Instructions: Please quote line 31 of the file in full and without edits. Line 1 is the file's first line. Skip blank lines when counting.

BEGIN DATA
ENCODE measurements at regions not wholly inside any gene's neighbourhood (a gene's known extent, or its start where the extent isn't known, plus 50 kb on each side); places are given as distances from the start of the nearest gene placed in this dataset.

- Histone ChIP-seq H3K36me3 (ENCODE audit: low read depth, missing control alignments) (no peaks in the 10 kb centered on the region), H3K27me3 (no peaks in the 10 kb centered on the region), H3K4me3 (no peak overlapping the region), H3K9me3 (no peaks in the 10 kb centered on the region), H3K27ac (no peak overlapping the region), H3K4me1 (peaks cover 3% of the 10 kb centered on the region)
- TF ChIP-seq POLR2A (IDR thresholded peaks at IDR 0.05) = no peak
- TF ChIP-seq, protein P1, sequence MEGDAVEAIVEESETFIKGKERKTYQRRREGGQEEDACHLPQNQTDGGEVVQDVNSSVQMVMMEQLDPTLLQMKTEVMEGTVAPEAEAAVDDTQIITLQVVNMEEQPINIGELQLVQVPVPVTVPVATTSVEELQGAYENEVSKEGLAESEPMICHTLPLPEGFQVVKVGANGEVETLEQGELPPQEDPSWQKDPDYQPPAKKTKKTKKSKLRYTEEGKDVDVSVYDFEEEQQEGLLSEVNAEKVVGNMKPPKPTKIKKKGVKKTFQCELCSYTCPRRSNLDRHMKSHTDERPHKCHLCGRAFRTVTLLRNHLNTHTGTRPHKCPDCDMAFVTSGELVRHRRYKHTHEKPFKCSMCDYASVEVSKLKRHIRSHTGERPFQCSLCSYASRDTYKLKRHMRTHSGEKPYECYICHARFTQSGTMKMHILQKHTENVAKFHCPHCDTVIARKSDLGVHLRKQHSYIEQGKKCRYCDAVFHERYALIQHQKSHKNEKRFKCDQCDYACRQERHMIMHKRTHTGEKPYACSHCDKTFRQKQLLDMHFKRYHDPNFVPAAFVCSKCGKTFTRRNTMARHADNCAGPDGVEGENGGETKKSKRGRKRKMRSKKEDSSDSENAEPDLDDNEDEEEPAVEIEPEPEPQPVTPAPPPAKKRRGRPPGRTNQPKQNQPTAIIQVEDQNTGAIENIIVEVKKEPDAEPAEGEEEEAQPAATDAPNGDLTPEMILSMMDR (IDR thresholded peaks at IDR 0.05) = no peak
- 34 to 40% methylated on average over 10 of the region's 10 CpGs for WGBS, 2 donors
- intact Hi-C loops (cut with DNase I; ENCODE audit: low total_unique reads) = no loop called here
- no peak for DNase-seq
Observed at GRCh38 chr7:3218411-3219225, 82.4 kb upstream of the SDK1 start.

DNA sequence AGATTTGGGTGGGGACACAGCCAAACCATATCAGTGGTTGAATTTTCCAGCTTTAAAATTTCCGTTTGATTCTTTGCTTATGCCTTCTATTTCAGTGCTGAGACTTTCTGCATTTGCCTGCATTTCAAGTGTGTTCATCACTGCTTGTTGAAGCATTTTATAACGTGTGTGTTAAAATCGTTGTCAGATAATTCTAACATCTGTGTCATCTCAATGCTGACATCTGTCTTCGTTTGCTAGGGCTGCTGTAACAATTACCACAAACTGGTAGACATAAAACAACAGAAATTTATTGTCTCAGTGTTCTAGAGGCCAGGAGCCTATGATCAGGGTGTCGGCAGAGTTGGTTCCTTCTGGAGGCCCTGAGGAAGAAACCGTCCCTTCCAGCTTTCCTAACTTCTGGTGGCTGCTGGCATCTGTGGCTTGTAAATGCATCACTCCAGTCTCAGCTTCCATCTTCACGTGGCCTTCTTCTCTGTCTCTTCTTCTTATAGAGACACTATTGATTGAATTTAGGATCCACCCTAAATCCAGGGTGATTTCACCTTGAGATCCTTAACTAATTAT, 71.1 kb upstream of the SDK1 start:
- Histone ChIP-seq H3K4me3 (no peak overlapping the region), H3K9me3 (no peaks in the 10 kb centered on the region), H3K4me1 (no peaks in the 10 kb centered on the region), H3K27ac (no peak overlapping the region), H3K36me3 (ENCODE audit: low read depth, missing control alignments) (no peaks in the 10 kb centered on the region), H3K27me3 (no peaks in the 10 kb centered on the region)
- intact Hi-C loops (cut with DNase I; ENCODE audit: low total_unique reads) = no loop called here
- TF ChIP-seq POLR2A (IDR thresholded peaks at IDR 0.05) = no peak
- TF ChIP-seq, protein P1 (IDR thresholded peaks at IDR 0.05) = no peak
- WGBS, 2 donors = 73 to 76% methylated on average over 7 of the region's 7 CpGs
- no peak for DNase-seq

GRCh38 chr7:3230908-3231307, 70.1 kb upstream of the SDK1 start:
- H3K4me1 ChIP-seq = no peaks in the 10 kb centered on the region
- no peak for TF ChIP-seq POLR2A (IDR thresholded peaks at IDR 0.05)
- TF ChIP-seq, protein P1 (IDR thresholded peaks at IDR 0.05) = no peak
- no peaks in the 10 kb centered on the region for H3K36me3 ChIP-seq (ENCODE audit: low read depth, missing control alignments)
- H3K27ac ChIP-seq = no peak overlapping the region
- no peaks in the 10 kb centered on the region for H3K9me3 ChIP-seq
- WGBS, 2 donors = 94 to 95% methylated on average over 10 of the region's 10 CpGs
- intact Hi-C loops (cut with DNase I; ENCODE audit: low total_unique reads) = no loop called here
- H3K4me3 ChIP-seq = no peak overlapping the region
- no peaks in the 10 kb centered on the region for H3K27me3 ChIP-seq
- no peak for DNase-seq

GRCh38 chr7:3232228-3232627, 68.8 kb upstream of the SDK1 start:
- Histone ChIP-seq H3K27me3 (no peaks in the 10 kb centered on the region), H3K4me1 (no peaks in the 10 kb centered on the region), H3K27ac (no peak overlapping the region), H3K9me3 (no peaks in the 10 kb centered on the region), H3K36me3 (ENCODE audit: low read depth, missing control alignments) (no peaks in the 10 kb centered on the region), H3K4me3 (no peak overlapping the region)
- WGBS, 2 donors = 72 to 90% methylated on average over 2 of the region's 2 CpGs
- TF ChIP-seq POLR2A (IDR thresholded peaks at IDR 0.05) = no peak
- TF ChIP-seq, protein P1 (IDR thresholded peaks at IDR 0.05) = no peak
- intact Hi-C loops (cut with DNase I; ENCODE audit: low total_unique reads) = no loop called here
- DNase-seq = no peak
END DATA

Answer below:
- TF ChIP-seq POLR2A (IDR thresholded peaks at IDR 0.05) = no peak